At long last, people who don’t mind dragging their bags on and off of BART (or don’t have a car) will have to pay $3, starting March 1, to get from the Coliseum BART Station to Oakland International Airport. Senior citizen and airport employee fares will double as of March 1 to $1 and $2, respectively.
The current $2 charge for AirBART has been in effect since 1985, so one can’t be too shocked that the Oakland port authority decided today to raise it. At least it’s not going to $4 like the bridge tolls.
And consider that the extra $1 is for a good cause: Buying new natural gas buses. I’m guessing hydrogen fuel cell buses would require an extra dollar on every AC Transit fare.
Here’s and idea: Put up those spiffy overhead electric wires and run all-electric buses. Talk about clean!
But wait, I’m forgetting the ultra-groovy BART connector that the Port of Oakland, BART and developers want to build. Why spend a few hundred thousand when you can spend $377 million? Or so I’ve heard people say.
The thing the hike does for me is raise the question, how much is a trip to the airport’s front door worth? Will air passengers clutching their JetBlue vouchers (we’re talking years from now, of course) be willing to plunk down $6 for a one-way fare after they’ve already bought a BART fare?
There are two answers to this question, according to my crystal ball. The first is, of course they will! They took BART to the airport because they had no idea they were going to be paying more than a couple more bucks to travel that last three miles. The second is, never again. For that kind of money, they might as well dispense with the schlepping of the baggage and take the Super Shuttle or equal. The third, for those Kool-Aid drinkin’ transit devotees, will be to take BART, then wait a bit for AC Transit for the last leg. By then, BART should be taking TransLink, so you won’t even feel the extra cost as it’s sucked out of your bank account.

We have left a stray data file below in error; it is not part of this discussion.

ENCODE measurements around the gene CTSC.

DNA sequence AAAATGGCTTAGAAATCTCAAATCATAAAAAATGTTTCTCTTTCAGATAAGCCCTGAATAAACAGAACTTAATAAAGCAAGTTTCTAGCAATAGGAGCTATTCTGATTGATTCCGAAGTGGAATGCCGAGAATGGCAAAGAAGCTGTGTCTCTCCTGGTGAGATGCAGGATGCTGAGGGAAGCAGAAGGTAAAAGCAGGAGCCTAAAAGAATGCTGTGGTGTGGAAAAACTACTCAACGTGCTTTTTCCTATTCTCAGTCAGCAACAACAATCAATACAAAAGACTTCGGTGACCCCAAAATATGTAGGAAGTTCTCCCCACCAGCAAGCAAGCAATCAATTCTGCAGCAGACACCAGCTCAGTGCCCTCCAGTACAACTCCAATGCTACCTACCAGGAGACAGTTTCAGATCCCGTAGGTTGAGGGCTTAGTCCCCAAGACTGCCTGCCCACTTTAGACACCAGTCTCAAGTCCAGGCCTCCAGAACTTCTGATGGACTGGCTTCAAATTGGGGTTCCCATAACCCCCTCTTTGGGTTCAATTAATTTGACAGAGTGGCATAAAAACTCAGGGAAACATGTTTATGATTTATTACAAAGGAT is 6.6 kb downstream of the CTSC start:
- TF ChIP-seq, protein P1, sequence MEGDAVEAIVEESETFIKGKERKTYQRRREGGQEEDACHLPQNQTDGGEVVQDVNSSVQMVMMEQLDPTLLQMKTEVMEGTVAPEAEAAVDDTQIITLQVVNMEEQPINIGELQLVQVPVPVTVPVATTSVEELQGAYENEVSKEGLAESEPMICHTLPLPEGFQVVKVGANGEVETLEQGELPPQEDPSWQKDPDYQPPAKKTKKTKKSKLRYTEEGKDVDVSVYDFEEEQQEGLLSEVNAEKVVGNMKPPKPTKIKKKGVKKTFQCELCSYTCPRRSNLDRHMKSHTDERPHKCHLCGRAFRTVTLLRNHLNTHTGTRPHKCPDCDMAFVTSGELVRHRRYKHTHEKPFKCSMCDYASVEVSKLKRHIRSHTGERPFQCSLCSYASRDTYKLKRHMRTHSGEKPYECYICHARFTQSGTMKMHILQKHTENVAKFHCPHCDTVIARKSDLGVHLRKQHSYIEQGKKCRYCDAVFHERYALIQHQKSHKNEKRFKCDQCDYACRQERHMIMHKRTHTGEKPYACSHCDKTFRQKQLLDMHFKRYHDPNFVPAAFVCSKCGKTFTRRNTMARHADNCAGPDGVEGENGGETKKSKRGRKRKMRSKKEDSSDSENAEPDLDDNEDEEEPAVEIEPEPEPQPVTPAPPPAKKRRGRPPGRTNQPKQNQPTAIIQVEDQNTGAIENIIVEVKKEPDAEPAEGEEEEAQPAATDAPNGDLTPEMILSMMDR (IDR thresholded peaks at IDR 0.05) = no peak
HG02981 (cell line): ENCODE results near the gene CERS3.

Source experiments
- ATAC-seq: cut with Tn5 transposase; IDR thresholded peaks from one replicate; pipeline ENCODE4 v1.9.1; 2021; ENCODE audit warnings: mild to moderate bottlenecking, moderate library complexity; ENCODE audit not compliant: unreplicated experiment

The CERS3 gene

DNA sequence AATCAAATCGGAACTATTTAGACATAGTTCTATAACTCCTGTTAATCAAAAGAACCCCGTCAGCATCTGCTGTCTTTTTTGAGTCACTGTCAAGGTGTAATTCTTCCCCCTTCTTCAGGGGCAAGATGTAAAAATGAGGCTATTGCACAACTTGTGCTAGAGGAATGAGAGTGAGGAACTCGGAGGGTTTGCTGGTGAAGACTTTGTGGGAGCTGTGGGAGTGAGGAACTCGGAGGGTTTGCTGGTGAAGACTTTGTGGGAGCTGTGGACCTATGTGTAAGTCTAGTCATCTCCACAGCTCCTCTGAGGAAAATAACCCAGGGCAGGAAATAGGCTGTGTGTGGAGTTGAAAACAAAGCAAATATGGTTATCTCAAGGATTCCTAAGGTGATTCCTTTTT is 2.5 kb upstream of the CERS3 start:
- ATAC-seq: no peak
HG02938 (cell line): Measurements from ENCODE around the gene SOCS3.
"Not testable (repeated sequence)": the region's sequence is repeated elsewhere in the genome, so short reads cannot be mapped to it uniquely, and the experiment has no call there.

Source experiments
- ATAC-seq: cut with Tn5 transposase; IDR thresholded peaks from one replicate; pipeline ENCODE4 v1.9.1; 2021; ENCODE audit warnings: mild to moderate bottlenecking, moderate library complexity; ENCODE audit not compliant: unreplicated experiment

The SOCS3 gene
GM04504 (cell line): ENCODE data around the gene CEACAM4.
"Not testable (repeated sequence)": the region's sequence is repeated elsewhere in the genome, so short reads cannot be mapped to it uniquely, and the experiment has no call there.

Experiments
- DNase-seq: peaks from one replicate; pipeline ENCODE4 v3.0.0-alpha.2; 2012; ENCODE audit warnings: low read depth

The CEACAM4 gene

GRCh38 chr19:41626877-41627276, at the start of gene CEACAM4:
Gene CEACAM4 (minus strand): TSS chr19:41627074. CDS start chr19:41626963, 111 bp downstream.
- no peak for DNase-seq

But then, my crystal ball’s something of a cynic.
But for now, we have trusty ol’ AirBART, a fleet of five 9-year-old buses, each with 500,000 or more miles on the odometer and a growing annual ridership of 1.3 million.
And here’s the second and related issue: That wonderful, mystical disagreement between the advocates of bus and rail (talk about your Kool-Aid!). The airport connector, it would seem, is the perfect issue for bus people to latch onto to prove their point. AirBART works. AirBART’s reasonable. AirBART should not be abandoned for some huge make-work project that nobody holding a Southwest ticket is going to use.
What does rail have? It has cachet, it has what the French call, I don’t know what. Hey, I use rail. I like rail. I ride airport connectors just for fun (provided they’re free). The question is, does the flying public want a deluxe connector, a tried-and-true bus every 10 minutes or the Super Shuttle?
Photo from www.flyoakland.com.